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Influencer endorsements could harm festive sales, Storyblok suggests
Thu, 21st Dec 2023

Latest research conducted by enterprise CMS Storyblok suggests that influencer endorsements may lead to a drop in sales over the festive period.

The survey, which reached out to 1,000 consumers, indicates that nearly one in four shoppers are deterred from purchasing a product if it is endorsed by an influencer. Furthermore, 57% of consumers admitted that an influencer endorsement does not entice them to buy a product.

The research revealed an interesting paradigm, with the utility of influencers proving to be more effective among the younger demographic. 30% of those below the age of 35 stated they would more likely make a purchase based on an influencer's endorsement.

However, the same age group also saw 19% of its cohort confirm that they could be actively discouraged from buying a product because of influencer involvement. This feeling was echoed by 22% for the age group 35-44 and surged to 30% among those aged over 45. Walloping 57% confirmed that endorsements made no difference to their purchasing decisions.

Thomas Peham, VP of Marketing at Storyblok, said: "An influencer endorsement is a double-edged sword. Although it might attract a younger audience to a brand, it can actively discourage other, higher value shoppers."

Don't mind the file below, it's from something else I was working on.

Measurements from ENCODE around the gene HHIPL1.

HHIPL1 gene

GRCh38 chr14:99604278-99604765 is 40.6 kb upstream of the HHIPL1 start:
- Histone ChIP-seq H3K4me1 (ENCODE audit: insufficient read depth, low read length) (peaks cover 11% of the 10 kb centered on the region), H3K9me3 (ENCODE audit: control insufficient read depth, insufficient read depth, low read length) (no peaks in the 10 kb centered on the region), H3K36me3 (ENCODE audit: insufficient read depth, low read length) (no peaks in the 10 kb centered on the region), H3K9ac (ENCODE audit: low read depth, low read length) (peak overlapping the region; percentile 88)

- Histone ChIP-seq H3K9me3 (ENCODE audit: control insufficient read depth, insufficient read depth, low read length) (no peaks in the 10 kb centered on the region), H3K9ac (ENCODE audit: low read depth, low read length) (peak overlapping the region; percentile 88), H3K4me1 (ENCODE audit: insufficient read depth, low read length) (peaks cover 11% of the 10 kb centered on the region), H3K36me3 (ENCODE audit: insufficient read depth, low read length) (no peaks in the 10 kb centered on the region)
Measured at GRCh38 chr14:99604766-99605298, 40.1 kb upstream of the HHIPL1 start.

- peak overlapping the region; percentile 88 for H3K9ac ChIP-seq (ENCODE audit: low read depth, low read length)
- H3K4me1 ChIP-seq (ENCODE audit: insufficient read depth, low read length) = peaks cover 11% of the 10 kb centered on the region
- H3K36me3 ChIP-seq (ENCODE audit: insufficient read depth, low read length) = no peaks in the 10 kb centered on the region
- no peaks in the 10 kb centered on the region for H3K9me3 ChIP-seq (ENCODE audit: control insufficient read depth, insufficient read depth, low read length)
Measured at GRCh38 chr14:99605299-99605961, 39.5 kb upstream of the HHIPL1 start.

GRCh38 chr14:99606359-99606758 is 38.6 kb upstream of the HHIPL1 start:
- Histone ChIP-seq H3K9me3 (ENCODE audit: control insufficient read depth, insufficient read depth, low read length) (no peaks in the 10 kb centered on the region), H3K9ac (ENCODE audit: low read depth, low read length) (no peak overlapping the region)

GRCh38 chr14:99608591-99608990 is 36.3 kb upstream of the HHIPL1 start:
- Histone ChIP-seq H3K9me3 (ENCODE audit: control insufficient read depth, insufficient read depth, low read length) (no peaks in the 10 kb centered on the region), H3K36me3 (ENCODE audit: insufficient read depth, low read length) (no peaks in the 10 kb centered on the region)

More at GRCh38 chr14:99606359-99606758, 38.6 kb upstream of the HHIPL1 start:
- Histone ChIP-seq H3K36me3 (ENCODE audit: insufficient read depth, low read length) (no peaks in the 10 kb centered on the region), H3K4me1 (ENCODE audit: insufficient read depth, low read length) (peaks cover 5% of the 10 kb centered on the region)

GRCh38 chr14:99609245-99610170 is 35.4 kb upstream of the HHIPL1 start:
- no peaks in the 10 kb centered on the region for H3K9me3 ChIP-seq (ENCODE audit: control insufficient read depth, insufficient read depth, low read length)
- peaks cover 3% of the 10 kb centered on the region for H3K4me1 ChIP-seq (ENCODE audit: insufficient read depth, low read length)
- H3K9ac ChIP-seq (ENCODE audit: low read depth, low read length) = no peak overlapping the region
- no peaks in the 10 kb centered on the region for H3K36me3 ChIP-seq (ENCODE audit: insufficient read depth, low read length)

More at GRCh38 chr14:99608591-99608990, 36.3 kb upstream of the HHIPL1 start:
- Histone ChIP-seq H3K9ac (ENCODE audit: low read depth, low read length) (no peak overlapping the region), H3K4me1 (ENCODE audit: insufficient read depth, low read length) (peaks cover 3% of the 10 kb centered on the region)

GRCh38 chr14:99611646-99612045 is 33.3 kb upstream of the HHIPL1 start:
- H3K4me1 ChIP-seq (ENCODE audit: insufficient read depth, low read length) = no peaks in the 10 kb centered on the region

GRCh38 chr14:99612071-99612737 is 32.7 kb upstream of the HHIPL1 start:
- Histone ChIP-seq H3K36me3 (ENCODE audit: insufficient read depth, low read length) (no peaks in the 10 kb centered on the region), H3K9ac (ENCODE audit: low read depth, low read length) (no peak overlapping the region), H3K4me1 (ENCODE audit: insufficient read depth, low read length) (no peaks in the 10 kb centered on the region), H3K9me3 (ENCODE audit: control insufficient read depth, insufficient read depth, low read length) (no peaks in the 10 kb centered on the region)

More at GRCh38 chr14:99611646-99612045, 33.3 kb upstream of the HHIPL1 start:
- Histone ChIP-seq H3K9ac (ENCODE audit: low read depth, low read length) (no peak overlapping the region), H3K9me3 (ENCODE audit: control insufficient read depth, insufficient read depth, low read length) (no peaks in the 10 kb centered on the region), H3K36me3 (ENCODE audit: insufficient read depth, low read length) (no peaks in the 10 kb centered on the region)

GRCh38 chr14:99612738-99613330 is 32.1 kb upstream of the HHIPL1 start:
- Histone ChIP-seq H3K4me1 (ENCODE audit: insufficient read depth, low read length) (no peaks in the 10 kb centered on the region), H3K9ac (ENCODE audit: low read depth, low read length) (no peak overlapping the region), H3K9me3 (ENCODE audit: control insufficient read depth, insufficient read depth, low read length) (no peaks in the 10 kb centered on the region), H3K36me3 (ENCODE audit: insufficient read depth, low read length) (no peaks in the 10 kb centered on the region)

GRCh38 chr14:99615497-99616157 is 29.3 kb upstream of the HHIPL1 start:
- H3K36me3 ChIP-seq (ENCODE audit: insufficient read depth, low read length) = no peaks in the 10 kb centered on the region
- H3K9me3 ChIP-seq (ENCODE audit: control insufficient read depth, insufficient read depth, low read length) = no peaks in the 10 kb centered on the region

"This goes beyond mere ambivalence - it makes a significant number of consumers less likely to buy a product. It underlines why brands need to really understand the preferences of their audience and tailor their marketing accordingly."

YouGov’s findings coincide with Storyblok's research, reinforcing that Christmas spending on average increases with age. Brits between 25-34 are expected to spend around $600AUD, with those aged between 45-54 forecasted to spend an estimated $900AUD.

The survey revealed no discrepancies between genders on the impact of influencer endorsements. An equal proportion of men and women, 20% and 21% respectively, admitted they could be tempted to purchase a product due to influencer promotion.

Still, the discord came into play when data indicated 28% of men could be put off by influencer persuasion, compared to 19% of women.

Storyblok's research also suggests a significant divide in the influence of different marketing channels, especially between age categories. Generally, websites remain the most valuable marketing tool - with 43% claiming it is the most important channel, followed by mobile (34%), and social media (16%).

However, younger consumers aged 18-24 opine that mobile is more important (36%), followed by websites (35%) and social media (25%). In contrast, only 7% of consumers aged 45+ believe social media is the essential channel, with 31% preferring mobile and 51% citing websites.

Thomas Peham commented: "Marketing to consumers is becoming increasingly complex with the weight different groups give to each channel in a state of flux. If marketers reach the wrong group with the wrong message, they can actually do damage to their brand."

"Technology can help ease the burden by simplifying and speeding up communicating on different channels, but it is no substitute for brands really getting to grips with who their potential customers are and what they want."